The app also shows which users have publicly recorded their times on certain routes and many people on Twitter have pointed out that anyone could use such information to find other social media profiles for soldiers.
Nathan Ruser, a student from Canberra in Australia, identified what he believed was a regular jogging route for soldiers in Afghanistan.
‘Hopefully it’s a learning experience for the different military communities and they can toe that line between convenience and security,’ he told the Sydney Morning Herald.
Others identified a US base in Nigeria and app users at Bagram air base in Iraq.
Writing for the website The Daily Beast, international security expert Jeffrey Lewis showed how anyone could identify users at a military base in Taiwan and potentially find other bases as a result.
The heatmaps recorded by Strava show activity in and around various military bases around the world, suggesting users are soldiers on active duty. Pictured: HM Naval Base Clyde
‘If our user casually jogging by Taiwanese missiles day after day suddenly appears deployed to a new location, well that’s very interesting if you are targeting missiles for China’s Rocket Force,’ he wrote.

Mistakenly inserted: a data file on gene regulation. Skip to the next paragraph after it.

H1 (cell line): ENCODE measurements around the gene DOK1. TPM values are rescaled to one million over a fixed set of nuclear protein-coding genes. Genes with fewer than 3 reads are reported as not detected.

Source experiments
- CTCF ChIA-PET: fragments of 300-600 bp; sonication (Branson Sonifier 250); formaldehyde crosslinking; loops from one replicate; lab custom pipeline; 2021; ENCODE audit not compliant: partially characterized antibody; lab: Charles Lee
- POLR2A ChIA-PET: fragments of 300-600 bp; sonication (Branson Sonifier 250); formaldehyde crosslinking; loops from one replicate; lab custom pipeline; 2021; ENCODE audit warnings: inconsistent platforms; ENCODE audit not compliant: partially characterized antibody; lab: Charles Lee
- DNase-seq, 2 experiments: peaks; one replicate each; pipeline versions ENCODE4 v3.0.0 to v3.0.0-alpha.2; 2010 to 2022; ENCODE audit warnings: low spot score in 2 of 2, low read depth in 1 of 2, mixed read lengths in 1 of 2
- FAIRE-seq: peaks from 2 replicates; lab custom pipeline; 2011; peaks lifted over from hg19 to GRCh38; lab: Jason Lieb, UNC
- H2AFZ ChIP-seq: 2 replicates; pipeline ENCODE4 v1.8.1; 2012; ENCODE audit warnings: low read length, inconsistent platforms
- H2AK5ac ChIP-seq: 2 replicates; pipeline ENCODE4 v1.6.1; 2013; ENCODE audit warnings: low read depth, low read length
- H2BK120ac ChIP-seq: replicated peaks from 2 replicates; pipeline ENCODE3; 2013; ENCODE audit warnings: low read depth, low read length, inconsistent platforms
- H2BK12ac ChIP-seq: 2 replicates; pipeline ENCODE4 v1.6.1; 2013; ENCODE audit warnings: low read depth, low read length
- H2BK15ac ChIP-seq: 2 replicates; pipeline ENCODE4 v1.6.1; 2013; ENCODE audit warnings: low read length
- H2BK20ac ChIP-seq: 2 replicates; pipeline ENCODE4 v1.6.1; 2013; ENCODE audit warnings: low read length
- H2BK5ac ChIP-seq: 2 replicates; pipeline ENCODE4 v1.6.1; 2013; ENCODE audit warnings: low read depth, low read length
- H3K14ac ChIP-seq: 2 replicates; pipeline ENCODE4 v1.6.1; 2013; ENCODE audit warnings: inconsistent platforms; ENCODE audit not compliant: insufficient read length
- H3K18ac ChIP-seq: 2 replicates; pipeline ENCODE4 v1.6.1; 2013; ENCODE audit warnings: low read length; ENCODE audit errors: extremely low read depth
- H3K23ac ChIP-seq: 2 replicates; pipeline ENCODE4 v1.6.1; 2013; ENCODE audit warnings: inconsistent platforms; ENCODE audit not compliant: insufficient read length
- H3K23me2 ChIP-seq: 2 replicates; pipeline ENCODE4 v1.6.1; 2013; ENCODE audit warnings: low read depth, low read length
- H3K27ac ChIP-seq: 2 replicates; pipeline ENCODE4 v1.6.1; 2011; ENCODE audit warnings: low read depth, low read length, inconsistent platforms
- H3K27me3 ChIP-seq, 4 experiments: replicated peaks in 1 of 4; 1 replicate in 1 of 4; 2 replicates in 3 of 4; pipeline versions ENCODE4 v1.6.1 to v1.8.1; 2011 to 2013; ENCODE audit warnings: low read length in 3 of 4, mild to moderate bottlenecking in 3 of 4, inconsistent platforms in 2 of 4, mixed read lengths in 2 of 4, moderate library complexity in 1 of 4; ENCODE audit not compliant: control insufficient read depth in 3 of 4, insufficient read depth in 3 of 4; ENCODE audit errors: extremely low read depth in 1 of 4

Users are able to make their data private, but Mr Lewis also raised concerns about whether data which has been set to private could be hacked.
Strava published a major update to the heatmap in November 2017, including ‘six times more data than before’, but investigators only spotted the security breach this weekend.
A Ministry of Defence spokesman said: ‘The MOD takes the security of its personnel and establishments very seriously and keeps them under constant review.
‘However, for obvious reasons we do not comment on our specific security arrangements or procedures.’
Running app Strava accidentally reveals the location of US military bases across the world and shows DRONES on a runway in leak of sensitive information that could aid terrorists
BY KHALEDA RAHMAN FOR DAILYMAIL.COM
The locations of American and allied military bases across the world have been revealed by a running app after soldiers uploaded their routes to it.
Strava, a GPS tracker that tells runners how far and how fast they have gone, created an interactive online map of the routes posted by all of its users.
However, security analysts have noticed that the Global Heat Map has highlighted sensitive military bases in countries such as Afghanistan, Iraq and Syria.
It has disclosed a US Special Operations base in the Sahel region of Africa, a Patriot missile system in Yemen and drones on an airbase in Djibouti.
Soldiers have unwittingly revealed the information by recording their routes as they run around the bases on Strava, which can be synchronized to Fitbit and Jawbone.
The routes taken by subscribers over the last two years have been revealed on the satellite map of the world.
A map showing routes taken by users of an exercise tracking app reveals potentially sensitive information about American soldiers across the world, including in Iraq (pictured)